Management Matters: Monthly Digest of Insights Shared by Your Peers in the Energy Central Utility Management Group – September 16, 2021

Posted to Energy Central in the Utility Management Group
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Energy Analyst Chester Energy and Policy

Official Energy Central Community Manager of Generation and Energy Management Networks. Matt is an energy analyst in Orlando FL (by way of Washington DC) working as an independent energy...

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  • Sep 16, 2021

Welcome to the Utility Management Group roundup, Management Matters. As always, your fellow group members are paying close attention to utility management trends and sharing their insights. This month’s selection includes information about using extreme weather events as opportunities to identify areas for improvement, and the importance of efficient processes, sustainability priorities, and resilience. Be sure to like and comment on your favorite posts. Happy reading!


Your Utility Should Expect the Unexpected, It's on the Way

Llewellyn King

Link to original article:

Among the greatest challenges of leading the utility industry in today's environment is how quickly business operations and technologies driving those operations are changing. For decades, the utility industry was conservative, slow-to-move, and you pretty much knew what to expect. The 21st century utility leader does not retain the benefit of that plodding business landscape, and they must prepare for the unexpected. Llewellyn King of White House Media discusses with Paula Gold-Williams (who has been a guest on the Energy Central Power Perspectives Podcast!) what that means for executives in the utility industry-- this is a truly informative perspective that you should not miss.


Electric Vehicle Rates - Can you promote electrification and still fully recover the cost to serve? 

Russ Hissom

Link to original article:

In the electric vehicle (EV) landscape, it seems like a foregone conclusion that 1) the technology will continue to improve to the efficiency and cost point at which 2) customers will continue to convert from their combustion engines in droves. What is less certain and requires some deliberate planning now is what that will mean in terms of a rate structure offered by utilities. Incentivizing charging to happen at optimal times, preparing for increased loads from commercial fleets, and more are all issues that today's utility rates were not designed to handle. Russ Hissom dives into what that could mean moving forward.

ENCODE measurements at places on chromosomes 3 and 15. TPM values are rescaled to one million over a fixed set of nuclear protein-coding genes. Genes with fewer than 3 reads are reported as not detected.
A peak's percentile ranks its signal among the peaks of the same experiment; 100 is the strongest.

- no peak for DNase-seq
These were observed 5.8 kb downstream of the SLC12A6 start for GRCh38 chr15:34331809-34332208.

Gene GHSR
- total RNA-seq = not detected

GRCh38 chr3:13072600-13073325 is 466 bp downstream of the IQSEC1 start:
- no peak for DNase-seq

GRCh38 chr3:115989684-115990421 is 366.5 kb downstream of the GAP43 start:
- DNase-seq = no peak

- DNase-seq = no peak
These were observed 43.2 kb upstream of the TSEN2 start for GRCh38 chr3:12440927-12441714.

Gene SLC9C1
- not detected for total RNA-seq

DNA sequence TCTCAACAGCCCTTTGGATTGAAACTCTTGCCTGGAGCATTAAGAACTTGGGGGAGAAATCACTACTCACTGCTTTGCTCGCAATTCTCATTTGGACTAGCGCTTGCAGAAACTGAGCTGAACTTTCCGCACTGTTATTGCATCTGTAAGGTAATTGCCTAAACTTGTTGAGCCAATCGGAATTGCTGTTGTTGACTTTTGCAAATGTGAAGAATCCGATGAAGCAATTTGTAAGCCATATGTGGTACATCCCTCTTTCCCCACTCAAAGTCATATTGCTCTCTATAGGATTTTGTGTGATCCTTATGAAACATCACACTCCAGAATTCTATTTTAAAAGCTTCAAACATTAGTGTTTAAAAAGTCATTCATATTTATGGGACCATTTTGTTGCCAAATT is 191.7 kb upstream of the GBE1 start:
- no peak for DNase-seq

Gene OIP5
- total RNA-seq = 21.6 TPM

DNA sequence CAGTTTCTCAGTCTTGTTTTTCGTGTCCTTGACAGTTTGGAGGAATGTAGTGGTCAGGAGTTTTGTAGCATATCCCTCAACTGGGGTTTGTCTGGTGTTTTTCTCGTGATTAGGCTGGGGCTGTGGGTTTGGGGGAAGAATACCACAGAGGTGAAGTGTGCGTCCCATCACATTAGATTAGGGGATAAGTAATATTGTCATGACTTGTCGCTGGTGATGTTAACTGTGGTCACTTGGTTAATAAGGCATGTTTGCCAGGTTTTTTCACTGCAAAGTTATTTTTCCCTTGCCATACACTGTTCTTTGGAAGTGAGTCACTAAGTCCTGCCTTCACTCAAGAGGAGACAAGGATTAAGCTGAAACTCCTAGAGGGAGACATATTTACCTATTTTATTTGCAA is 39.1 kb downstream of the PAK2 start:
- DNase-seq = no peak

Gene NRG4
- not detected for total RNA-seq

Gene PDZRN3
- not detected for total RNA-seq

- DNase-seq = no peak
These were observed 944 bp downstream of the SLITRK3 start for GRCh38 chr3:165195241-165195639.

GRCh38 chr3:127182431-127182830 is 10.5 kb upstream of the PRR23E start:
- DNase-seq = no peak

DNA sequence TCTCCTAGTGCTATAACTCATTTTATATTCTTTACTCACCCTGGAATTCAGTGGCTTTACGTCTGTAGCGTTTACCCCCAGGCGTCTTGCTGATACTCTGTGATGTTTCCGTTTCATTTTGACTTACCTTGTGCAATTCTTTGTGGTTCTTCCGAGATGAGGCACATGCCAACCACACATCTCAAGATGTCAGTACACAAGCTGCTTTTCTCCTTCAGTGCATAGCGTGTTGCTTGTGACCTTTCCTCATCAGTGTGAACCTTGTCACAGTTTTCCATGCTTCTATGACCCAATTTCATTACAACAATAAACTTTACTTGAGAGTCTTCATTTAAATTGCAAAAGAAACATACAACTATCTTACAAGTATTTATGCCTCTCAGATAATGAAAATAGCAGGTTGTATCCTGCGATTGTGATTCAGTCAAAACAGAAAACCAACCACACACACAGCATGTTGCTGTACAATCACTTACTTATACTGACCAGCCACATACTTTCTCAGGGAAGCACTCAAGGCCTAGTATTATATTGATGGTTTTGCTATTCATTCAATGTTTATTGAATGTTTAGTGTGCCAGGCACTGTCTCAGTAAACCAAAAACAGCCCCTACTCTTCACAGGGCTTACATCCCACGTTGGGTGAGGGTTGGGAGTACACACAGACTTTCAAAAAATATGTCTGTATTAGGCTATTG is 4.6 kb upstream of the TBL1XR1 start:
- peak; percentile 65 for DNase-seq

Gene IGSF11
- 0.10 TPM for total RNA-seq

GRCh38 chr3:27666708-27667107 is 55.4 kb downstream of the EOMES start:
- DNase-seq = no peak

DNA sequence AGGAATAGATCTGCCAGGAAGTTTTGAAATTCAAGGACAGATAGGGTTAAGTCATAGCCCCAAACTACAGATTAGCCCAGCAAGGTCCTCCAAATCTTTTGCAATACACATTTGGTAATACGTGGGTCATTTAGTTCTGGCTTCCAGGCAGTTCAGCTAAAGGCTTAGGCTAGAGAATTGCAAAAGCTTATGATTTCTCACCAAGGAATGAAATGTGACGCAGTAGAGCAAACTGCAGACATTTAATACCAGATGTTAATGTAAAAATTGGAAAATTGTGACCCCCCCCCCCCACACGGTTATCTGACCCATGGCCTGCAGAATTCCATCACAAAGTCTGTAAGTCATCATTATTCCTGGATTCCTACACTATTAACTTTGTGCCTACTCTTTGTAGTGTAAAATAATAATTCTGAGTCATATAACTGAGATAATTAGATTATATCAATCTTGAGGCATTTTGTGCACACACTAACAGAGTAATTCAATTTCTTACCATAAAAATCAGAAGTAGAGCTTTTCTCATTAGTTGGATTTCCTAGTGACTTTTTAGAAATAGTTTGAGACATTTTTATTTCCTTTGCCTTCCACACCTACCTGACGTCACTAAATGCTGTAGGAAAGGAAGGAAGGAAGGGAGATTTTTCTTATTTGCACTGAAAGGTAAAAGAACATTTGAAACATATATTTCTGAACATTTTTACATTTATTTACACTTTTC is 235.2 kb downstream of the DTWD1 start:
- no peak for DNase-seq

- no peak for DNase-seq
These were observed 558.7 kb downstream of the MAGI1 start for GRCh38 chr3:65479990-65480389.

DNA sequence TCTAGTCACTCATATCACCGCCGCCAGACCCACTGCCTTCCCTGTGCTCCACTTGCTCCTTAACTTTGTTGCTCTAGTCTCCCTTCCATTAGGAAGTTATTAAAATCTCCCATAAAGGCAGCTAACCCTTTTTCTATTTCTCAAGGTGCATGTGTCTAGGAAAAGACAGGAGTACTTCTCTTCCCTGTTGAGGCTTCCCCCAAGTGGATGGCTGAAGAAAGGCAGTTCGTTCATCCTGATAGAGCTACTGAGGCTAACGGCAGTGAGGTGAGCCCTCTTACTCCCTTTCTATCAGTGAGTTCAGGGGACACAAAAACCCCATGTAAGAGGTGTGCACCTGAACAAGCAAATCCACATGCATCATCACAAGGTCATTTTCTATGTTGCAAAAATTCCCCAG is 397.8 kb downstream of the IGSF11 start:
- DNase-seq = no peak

What I Should Have Written About

Dan Delurey 

Link to original article:

One of my favorite year-end trends is annual summary articles-- both looking back at the past year of stories and looking ahead to what the next year would bring. So Dan Delurey, President of Wedgemere Group, delighted me by tapping into that model early this year, looking at what he wished he had written about as 2021 started to look like a Nostradamus for the energy world. It's fascinating how quickly yearly trends and themes change, so seeing where his head was at in January and how quickly those have changed provides some compelling perspective.


Land Research and Title Work Are Crucial for Utility Projects

Jeffrey Morrow

Link to original article:

Lastly, in this article submitted by Jeffrey Morrow of Ref-Chem, he outlines the type of logistics and planning work necessary for large-scale utility projects to be accomplished successfully. The coming years look to be paved with large, ambitious projects as transmission must be expanded, clean energy goals are ramping up, and modern digital tools are being brought into the fold. These developments are all exciting, but it's the basics of land research and title work that will still drive the rate of acceleration of such new projects. 



Thanks again for reading this edition of Management Matters! The authors listed above are eager to hear your thoughts and questions, so don’t hesitate to engage them. And if you want your content to be featured in this spot in future issues, be sure to publish your posts within the Utility Management Community.


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